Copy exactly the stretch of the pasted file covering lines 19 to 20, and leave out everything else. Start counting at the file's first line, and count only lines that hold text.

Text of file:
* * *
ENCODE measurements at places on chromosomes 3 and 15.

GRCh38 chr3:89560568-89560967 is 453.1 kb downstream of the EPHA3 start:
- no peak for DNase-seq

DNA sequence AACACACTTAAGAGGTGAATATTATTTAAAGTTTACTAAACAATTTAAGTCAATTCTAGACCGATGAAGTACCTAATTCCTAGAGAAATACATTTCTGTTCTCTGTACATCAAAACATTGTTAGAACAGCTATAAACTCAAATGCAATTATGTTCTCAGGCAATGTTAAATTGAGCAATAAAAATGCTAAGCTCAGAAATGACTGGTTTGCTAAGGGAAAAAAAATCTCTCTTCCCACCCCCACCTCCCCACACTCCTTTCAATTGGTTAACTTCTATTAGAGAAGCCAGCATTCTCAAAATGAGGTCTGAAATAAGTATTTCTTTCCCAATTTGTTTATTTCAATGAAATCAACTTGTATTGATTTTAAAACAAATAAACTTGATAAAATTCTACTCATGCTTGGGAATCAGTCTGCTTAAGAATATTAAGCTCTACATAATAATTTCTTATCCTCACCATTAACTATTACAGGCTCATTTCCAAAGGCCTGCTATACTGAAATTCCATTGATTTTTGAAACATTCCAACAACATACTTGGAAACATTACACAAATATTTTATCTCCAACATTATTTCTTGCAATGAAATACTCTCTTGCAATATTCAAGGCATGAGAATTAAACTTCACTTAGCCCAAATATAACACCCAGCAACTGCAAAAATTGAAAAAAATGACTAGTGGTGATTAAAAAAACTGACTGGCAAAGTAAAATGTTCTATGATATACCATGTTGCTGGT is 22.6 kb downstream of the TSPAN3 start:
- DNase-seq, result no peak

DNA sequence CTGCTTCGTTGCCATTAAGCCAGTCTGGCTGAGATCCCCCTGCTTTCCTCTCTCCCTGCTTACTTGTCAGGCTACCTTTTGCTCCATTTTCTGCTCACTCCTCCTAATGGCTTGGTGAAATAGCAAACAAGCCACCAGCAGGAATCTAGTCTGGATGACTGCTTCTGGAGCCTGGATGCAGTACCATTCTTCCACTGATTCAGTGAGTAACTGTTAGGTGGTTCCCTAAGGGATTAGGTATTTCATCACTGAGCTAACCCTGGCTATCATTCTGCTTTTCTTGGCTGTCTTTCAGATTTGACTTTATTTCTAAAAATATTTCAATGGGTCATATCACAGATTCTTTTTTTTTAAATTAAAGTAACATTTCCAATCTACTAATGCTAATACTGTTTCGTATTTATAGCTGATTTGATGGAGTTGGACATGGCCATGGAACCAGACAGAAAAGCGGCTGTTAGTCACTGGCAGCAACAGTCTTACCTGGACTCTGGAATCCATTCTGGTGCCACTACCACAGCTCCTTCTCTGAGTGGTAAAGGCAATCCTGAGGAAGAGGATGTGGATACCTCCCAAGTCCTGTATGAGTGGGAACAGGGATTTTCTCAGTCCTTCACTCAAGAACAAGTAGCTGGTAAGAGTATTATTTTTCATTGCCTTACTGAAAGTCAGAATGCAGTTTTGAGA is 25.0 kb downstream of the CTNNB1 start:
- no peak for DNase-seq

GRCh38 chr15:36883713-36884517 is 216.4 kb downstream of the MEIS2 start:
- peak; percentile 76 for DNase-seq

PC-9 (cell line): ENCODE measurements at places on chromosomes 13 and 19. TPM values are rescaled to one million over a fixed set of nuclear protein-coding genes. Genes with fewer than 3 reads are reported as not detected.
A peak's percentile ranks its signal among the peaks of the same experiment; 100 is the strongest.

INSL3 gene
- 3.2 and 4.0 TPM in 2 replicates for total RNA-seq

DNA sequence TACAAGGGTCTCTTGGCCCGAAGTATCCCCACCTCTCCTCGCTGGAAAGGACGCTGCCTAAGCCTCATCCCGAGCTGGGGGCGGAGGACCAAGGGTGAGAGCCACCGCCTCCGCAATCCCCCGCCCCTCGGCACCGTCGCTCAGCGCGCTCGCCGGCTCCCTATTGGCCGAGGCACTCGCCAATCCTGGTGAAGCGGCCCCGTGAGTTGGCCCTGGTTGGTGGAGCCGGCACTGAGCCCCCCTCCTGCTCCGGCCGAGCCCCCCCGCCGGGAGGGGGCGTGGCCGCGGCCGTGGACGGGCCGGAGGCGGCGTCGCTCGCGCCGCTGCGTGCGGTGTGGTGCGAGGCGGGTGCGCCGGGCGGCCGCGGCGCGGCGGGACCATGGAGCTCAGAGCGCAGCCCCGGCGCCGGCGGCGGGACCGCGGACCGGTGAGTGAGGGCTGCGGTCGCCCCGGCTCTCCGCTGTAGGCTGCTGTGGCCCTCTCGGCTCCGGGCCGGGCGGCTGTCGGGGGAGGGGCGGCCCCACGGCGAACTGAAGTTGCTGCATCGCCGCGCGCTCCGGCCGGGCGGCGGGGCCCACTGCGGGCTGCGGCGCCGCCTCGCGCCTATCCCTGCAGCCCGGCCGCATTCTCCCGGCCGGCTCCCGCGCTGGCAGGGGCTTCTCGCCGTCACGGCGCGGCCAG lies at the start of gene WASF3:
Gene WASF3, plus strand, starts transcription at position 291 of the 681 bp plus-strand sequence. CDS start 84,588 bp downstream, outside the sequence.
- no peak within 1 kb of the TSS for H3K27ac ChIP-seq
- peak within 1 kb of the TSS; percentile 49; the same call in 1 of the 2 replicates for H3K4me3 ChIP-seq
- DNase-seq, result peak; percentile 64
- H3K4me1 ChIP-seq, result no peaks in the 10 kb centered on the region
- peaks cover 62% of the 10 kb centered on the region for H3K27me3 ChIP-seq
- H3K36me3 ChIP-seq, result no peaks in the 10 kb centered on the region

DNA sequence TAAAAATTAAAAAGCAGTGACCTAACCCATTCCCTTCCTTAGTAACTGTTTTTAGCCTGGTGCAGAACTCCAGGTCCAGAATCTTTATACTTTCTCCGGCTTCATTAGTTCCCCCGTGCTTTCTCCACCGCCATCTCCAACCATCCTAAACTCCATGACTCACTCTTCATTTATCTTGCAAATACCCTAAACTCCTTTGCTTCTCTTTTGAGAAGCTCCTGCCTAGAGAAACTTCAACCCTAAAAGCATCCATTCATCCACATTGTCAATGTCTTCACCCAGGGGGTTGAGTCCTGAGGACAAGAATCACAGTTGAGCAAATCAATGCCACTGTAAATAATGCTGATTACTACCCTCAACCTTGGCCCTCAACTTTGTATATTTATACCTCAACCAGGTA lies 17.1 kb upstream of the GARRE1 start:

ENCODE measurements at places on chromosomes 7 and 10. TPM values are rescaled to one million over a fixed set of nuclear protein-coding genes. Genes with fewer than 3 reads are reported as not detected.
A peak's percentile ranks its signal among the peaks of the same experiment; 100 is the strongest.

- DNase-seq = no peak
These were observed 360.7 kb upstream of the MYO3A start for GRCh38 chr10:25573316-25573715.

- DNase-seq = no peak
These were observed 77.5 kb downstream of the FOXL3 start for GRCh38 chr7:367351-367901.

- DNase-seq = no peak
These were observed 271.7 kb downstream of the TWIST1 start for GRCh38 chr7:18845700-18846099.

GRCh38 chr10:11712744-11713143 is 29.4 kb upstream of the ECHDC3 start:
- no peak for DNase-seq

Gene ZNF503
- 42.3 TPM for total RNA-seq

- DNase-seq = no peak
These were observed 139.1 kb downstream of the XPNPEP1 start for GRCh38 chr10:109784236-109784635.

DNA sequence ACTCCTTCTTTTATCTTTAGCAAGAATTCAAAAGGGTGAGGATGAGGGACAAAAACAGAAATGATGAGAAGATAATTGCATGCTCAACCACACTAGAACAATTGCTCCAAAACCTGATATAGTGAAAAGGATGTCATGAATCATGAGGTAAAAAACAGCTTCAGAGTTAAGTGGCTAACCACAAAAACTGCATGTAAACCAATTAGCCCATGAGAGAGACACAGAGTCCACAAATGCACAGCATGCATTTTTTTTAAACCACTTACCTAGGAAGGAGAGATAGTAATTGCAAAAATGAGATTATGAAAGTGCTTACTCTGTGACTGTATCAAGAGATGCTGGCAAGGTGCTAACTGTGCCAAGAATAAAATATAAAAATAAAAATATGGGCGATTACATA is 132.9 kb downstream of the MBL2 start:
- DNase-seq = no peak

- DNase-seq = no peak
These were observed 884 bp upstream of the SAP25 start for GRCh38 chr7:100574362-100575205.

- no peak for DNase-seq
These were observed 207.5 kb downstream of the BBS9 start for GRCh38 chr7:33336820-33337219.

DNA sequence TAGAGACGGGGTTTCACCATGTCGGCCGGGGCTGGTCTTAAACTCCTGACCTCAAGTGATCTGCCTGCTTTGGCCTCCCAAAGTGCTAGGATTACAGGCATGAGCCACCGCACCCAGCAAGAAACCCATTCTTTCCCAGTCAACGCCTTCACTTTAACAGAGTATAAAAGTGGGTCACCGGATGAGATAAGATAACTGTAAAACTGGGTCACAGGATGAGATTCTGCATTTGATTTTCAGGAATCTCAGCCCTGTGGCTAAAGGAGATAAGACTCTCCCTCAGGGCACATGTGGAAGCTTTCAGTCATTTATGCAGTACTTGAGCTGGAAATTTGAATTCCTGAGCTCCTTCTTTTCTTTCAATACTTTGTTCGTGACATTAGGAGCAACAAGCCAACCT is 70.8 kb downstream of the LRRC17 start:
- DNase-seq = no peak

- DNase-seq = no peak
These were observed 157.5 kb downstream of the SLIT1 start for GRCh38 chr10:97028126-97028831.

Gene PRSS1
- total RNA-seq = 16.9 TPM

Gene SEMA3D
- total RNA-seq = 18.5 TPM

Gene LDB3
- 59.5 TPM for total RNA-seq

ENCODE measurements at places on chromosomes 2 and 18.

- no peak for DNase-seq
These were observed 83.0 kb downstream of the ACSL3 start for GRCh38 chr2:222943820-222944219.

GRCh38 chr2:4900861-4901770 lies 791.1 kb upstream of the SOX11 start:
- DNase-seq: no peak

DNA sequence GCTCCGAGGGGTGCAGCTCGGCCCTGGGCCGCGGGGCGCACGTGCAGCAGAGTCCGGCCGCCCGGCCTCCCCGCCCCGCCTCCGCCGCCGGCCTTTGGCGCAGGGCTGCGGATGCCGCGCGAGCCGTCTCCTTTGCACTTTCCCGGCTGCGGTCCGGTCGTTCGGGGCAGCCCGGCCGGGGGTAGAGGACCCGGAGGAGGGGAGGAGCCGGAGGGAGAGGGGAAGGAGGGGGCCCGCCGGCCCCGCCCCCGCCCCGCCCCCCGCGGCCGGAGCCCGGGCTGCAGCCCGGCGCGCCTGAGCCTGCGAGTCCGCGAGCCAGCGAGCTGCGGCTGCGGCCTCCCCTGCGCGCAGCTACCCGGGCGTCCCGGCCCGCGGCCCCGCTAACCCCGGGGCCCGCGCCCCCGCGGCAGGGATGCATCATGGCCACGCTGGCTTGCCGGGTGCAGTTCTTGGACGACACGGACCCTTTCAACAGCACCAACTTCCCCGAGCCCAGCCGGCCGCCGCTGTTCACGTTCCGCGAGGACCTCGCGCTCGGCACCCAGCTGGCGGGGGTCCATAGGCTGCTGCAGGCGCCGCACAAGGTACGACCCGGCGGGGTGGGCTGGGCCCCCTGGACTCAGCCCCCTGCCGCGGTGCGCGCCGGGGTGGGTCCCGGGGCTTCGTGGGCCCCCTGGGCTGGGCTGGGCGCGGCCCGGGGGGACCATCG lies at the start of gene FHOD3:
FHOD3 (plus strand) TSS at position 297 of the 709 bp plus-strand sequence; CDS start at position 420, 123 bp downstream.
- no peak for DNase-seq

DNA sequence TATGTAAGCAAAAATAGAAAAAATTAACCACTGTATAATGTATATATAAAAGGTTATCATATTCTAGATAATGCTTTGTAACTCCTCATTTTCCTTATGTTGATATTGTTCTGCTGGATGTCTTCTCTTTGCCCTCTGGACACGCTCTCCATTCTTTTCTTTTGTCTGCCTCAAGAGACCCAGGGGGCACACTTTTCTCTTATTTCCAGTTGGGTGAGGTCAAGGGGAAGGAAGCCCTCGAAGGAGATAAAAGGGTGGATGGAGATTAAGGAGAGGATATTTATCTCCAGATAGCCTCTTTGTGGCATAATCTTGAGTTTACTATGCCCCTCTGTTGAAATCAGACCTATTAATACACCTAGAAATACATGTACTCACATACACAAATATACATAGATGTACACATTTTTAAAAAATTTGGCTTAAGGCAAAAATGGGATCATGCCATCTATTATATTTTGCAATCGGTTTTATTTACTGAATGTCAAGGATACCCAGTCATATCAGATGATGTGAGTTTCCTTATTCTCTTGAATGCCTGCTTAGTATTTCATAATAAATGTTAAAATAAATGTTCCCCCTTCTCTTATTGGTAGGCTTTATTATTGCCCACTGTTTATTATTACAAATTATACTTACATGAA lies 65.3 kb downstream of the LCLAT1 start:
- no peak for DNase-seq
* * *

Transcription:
- H3K4me1 ChIP-seq, result no peaks in the 10 kb centered on the region
- peaks cover 62% of the 10 kb centered on the region for H3K27me3 ChIP-seq